ENGLEWOOD — A number of Rotonda residents are taking issue over how the Rotonda West Association has handled the approximately 166-acre, abandoned nine-hole, golf course property in Pinemoor East.
In two meetings at the Rotonda West Community Center on Tuesday and Wednesday, much of the time was spent discussing deed restrictions and the future of the golf course. The majority of the blame is aimed at Bill Stine, owner of the Rotonda Golf & Country Club.
‘The Rotonda West Association is trying to back him on donating this property,’ said Rotonda resident Bruce Pattona. ‘He’ll get a tax write-off and he’ll come out smelling like a rose.’
Pattona said his property value dropped over $1,000, and fears what may happen if Stine donates the property to RWA.
‘When I built my home, there was an existing golf course,’ Pattona said. ‘You know yourself that anybody living on a golf course, their property is worth more. I tried to get my tax rate lowered and the county wouldn’t do it.’
Pattona said he thinks if the property is donated, the cost to maintain the area might be passed on to the homeowners.
‘I cannot believe that they would attempt to put the members in a position to take, finance and get a for-profit corporation off the hook, Rotonda resident Gil Guy said.
Guy, a member of Rally for Rotonda, accuses RWA of not maintaining the grounds on the basis of the deed restrictions.
‘That’s why I said (David) Kelly should be off the board,’ Guy said. ‘This is a conflict of interest whether he recuses himself from a vote. He is still present and claims to be an owner.’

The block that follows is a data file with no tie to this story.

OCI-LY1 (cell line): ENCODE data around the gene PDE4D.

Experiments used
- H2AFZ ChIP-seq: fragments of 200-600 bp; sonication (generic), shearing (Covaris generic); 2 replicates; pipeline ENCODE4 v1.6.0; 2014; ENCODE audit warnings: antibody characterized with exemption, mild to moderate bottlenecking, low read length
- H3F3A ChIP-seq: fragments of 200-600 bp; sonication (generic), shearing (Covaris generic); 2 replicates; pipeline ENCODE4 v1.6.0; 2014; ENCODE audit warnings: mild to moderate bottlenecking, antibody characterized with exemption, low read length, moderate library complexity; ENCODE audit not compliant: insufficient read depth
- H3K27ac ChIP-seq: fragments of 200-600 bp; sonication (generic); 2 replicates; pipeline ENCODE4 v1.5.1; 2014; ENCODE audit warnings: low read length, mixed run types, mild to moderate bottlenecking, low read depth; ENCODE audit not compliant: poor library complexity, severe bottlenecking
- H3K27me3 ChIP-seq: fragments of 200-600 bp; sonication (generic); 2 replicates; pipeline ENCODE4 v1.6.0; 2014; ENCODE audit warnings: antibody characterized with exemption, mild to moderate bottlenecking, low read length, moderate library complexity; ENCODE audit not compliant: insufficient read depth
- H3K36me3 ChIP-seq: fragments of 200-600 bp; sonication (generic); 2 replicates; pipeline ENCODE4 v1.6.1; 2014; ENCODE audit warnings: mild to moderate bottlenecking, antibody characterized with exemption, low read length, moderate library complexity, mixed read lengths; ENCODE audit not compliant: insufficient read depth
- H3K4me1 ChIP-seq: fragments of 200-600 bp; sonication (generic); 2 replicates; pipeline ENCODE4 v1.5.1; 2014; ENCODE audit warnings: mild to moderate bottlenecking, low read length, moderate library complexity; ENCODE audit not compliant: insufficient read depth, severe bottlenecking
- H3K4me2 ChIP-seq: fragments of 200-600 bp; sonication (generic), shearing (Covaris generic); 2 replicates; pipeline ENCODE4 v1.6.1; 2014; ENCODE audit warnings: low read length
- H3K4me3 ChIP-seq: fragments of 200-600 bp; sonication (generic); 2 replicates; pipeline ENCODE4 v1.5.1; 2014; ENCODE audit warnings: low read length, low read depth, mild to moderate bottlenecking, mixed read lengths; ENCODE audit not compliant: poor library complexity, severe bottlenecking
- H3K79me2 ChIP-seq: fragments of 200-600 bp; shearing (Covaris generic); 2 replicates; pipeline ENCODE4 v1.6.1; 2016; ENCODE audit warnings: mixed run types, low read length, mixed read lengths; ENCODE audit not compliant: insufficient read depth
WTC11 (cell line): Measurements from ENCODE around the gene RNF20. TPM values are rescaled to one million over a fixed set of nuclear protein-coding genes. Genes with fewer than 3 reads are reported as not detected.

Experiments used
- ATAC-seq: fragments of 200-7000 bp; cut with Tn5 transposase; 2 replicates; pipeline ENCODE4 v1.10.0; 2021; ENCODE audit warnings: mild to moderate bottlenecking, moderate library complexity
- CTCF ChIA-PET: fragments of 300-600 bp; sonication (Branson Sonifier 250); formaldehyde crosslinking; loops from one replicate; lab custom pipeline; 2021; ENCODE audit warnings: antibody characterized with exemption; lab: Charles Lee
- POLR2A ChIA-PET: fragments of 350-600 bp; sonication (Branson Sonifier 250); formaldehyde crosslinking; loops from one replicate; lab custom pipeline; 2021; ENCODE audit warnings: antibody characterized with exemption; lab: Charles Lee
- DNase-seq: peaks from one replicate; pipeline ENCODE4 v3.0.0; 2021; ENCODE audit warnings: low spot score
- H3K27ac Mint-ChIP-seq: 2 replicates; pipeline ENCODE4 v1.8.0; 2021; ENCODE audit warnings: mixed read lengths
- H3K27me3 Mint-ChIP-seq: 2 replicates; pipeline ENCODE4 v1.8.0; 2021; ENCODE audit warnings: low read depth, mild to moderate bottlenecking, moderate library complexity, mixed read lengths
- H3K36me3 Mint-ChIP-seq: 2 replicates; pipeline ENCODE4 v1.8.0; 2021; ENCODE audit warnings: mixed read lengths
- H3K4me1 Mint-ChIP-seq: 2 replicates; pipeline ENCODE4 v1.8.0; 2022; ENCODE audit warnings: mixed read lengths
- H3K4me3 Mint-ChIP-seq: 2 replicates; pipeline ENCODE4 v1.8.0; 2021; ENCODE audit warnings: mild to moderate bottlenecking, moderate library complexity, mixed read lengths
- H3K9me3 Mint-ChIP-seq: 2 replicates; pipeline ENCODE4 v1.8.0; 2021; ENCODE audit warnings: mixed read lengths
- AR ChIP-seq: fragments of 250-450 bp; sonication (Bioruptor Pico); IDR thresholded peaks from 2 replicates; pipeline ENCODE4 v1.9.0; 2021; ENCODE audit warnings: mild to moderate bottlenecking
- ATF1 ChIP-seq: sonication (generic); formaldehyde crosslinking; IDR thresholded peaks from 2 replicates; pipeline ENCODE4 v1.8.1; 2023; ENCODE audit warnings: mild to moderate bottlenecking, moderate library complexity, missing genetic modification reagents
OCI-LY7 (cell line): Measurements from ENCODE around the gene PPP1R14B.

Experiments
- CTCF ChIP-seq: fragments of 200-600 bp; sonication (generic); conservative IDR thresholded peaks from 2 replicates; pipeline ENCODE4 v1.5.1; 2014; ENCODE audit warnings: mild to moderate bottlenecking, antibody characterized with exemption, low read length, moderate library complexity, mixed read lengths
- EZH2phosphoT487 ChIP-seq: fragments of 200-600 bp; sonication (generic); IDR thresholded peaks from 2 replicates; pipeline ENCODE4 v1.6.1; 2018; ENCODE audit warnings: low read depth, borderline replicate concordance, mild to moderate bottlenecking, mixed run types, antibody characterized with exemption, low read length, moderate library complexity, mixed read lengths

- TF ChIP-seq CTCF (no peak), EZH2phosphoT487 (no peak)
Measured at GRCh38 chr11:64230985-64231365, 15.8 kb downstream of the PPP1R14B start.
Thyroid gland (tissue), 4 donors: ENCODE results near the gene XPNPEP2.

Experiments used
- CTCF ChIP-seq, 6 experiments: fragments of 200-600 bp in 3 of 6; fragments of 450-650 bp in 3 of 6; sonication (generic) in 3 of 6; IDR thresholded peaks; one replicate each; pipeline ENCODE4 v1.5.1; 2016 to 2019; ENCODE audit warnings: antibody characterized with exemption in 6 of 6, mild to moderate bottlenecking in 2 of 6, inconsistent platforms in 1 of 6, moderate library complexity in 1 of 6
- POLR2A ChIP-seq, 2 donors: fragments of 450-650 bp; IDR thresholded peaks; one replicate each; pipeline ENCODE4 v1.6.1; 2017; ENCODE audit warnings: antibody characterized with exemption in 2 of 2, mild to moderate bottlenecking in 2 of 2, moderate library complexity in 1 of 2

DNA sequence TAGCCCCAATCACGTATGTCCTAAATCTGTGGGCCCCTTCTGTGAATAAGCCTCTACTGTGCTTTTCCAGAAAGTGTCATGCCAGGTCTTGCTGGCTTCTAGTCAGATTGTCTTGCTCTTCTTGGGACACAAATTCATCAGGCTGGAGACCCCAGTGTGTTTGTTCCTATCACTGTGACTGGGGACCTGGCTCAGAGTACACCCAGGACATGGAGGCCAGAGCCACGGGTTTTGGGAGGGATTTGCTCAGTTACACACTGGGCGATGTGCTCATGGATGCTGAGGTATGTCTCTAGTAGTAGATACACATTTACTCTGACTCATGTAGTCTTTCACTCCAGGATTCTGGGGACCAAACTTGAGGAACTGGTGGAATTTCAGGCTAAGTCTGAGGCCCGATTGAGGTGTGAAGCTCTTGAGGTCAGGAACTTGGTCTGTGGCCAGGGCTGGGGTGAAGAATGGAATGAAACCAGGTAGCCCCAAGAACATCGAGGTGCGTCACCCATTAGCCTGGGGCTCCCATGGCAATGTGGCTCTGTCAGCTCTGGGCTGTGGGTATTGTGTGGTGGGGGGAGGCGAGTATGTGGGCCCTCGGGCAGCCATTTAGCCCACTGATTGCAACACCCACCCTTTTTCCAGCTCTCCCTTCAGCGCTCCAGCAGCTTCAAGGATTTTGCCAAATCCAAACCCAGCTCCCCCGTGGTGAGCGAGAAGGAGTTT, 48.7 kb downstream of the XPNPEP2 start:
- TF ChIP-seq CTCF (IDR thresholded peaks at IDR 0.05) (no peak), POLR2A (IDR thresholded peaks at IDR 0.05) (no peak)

Kelly, general manager of Rotonda Golf & Country Club, refutes the claim, saying the club maintains the property and wants what’s best for the community.
‘We’re not going to let the property go to some contractor or some commercial entity to do whatever they want. We want a part of it. These are our neighbors,’ he said.
Jay Lyons, manager of the Rotonda West Association, said the poor conditions are due to a foreclosure four years ago.
‘Two and a half to three of those years, it was under Dennis Fullenkamp management,’ Lyons said. ‘Dennis is a local developer. So he was running Pinemoor West, and basically just sitting on Pinemoor East as a nonoperational facility.
‘Now there are all kinds of discussions going on about selling the courses, and some of the concepts are going in there, but nothing ever developed. We’re constantly arguing with Dennis Fullenkamp about maintaining the property.’
Lyons said as upset as some residents are about not living on an active golf course, they should be just as aware what they are getting into.
‘Stuff happens,’ he said. ‘It’s no fault of Rotonda Golf Partners the previous owner went bankrupt, and you can’t legislate whether or not a business should have to operate in an unprofitable situation. The interesting part about this is there seems to be a desire on part of the people to live on a golf course, to legislate that it has to be a golf course. How do you legislate that?’